Nigerians In Diaspora Knock Senate Over Resolution On Security Chiefs

by on April 19, 2018
Nigerians in the Diaspora under the auspices of Nigerians in Diasporas Monitoring Group, NDMG, have stated that the recent call by the Senate for President Muhammadu Buhari to sack the nation’s service chiefs is in furtherance of their ploy to separate the President from his appointees who are diligent.
The Nigerians living abroad dismissed the state of insecurity on which the lawmakers predicated their call as a smokescreen, stressing that security breaches that would have been insignificant in the past are now being highlighted for public attention owing to the dearth of more devastating news.
NDMG, which reacted in a statement issued on Thursday and signed by its Secretary-General, Uchenna D. Okereke, stated that the disposition of the senators can demoralise troops in the battle front and give Boko Haram terrorists an upper hand.
The group maintained that the demand being made by the senators on Buhari is politically motivated and an integral part of  manoeuvring for the 2019 general elections, stressing that the senators do not have the capacity to assess the ongoing war against terrorism, and that hiring of experts is not enough to educate lawmakers on the enormity of what the military contend with in the theatre of war.
The statement reads in full…
The Nigerians in Diasporas Monitoring Group [NDMG] is dismayed by the demand from the Senate of the Federal Republic of Nigeria asking that the military service chiefs be changed. The security situation in the country, which Senators cited as their reason, is nothing but a smokescreen given their history of continually trying to isolate President Muhammadu Buhari from the performing ones among his appointees.
NDMG is saddened that the demand by the lawmakers is premised on anecdotal evidences and not the subject of statistical analyses that would have showed that there has been improvement in the responsiveness to security breaches on the part of the Armed Forces. The reality is that incidences that would have been insignificant in the past are now highlighted for public attention for lack of more devastating news; interpreting this as bad has the tendency to demoralize troops and hand the initiative to terrorists.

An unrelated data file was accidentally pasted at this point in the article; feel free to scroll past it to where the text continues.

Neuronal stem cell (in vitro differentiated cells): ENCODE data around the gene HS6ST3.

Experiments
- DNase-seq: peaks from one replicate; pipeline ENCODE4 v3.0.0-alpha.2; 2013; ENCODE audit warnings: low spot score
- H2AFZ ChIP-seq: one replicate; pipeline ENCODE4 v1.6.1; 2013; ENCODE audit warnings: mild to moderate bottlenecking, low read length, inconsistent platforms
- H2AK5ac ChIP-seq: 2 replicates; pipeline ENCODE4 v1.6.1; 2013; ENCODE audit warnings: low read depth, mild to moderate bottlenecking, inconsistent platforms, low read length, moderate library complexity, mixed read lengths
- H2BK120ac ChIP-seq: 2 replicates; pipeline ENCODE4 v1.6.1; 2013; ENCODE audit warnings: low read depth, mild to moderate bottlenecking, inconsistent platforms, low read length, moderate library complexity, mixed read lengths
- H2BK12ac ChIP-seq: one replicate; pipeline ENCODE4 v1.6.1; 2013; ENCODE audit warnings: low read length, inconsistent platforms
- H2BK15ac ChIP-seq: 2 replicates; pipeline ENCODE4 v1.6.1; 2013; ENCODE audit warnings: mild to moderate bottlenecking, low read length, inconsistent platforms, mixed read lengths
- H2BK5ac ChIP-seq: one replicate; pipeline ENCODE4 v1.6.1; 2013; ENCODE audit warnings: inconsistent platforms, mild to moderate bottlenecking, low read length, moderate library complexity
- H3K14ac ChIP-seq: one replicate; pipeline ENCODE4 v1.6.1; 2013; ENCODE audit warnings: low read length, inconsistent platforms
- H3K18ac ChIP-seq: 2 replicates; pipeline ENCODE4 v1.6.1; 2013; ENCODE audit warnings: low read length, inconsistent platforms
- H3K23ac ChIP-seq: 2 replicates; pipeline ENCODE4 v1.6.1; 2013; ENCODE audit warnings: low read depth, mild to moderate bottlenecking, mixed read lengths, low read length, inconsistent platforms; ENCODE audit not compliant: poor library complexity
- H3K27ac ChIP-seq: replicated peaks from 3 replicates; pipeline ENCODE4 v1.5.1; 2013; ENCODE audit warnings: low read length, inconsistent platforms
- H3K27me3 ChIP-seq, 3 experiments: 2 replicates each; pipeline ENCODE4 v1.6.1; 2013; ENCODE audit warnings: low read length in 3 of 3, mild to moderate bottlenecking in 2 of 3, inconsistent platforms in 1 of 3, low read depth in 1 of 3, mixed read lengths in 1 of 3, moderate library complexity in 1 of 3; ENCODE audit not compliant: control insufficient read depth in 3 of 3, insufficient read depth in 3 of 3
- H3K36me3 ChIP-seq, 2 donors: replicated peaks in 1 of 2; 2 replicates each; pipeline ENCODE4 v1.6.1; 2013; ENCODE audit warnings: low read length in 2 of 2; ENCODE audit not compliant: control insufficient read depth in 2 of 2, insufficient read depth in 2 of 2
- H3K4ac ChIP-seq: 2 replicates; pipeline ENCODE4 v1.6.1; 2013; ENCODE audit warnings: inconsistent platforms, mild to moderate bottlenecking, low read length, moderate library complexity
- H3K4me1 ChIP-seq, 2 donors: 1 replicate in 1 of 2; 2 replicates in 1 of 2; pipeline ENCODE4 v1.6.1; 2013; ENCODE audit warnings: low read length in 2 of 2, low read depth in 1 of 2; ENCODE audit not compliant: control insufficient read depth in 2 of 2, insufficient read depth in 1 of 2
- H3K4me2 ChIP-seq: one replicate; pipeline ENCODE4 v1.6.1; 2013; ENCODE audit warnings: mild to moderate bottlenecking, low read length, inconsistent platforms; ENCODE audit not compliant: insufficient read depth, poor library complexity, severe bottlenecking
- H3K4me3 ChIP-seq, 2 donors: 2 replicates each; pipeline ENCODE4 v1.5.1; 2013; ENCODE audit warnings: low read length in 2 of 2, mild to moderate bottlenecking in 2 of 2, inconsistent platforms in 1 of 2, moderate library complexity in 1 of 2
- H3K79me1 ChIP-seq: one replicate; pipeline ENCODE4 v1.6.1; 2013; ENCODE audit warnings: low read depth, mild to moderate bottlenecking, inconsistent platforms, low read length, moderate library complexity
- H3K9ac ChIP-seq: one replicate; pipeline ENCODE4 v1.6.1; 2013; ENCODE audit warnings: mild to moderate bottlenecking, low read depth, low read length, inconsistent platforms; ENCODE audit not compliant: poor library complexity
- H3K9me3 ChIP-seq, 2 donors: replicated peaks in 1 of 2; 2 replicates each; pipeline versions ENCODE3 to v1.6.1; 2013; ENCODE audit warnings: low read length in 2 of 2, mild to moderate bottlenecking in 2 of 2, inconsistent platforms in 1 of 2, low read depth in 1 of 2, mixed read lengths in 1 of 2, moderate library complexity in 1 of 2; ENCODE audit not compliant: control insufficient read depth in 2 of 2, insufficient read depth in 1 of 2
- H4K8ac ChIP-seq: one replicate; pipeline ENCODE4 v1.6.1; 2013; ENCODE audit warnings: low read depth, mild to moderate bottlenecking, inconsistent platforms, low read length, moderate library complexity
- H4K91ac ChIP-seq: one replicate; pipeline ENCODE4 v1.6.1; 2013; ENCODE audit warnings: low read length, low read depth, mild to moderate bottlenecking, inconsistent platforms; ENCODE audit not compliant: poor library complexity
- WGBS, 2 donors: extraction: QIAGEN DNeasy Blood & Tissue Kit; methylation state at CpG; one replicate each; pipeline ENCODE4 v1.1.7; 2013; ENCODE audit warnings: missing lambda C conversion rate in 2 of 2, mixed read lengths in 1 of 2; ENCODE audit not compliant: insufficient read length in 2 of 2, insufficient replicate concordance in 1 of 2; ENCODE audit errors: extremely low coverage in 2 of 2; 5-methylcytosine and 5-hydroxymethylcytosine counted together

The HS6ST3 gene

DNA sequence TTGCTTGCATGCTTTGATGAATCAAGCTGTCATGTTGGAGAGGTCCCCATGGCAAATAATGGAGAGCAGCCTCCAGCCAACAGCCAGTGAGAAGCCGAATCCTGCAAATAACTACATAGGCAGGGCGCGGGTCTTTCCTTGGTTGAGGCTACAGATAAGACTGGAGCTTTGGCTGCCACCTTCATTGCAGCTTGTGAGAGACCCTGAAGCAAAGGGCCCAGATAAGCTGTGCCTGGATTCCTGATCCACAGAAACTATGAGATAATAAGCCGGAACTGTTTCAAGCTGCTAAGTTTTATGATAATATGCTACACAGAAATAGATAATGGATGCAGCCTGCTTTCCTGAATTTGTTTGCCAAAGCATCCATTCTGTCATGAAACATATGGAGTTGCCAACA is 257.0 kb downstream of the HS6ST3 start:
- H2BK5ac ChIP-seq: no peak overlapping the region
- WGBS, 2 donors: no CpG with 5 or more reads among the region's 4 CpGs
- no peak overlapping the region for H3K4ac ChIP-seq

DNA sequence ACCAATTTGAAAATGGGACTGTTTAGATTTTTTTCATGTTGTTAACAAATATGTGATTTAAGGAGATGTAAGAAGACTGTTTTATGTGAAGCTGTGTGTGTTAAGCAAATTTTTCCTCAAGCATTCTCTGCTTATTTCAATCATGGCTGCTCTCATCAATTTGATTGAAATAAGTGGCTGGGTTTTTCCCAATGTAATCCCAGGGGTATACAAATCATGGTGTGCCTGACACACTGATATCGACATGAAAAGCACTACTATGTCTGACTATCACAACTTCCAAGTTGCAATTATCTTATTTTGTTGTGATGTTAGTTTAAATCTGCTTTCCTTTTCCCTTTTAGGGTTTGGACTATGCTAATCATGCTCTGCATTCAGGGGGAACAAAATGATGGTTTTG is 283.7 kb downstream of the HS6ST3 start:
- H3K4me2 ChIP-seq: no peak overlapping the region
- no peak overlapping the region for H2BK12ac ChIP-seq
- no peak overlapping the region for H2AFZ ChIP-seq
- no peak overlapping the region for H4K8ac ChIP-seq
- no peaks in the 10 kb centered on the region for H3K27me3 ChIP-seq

Coming from lawmakers, who are statutorily expected to use their position to promote peace and stability in the country, we find the demand disconcerting and worrisome. This is especially so when information emanating from certain quarters confirm that the demand is politically motivated and an integral part of the 2019 General Elections manoeuvring.
We invite the Senators to take cognisance of their place as politicians who may not have the requisite competences to assess the counter-insurgency war; this is also not a field where consultants can bring the lawmakers up to speed since it takes those in the war theatre to fully appreciate the enormity of what the military contend with on a minute by minute basis.
The safety and security of Nigerians is more important than the political gains derivable from maligning the military. We therefore align with the individuals and organizations that had challenged the Senate to come up with legislative interventions aimed at bolstering the military’s capacity to combat the evolving threats facing the country instead of searching for scapegoats. In this, we recommend that the federal lawmakers understudy their contemporaries around the world to understand the kind of support the military requires to combat terrorism.
We further challenge the lawmakers to be decisive in charting a course for the future of policing in Nigeria so that the military services can re-focus on their constitutional mandates without the distraction of cleaning up situations that do not require military deployments in other climes. This must concomitantly be backed with realistic budgeting, which a simple comparative analysis with other country will show is totally lacking when what they spend on their armies is considered.
 While we advise the Senate to walk back its poorly thought out position, we use this opportunity to appeal to the military chiefs and the troops under their commands not to be discouraged by the demand from the lawmakers. They should see the call as a minor skirmish in the psychological component of the ongoing counter-insurgency operation. Nigerians, the electorates who these lawmakers represent, greatly appreciate what the service chiefs have done so far.
 Nigeria shall prevail against every primordial interest or sentiment by its traducers and become great again for all her citizens in the nearest future. Let us continue to believe and support the performing ones like the current crop of Service Chiefs in our country.
Uchenna D. Okereke
Secretary- General

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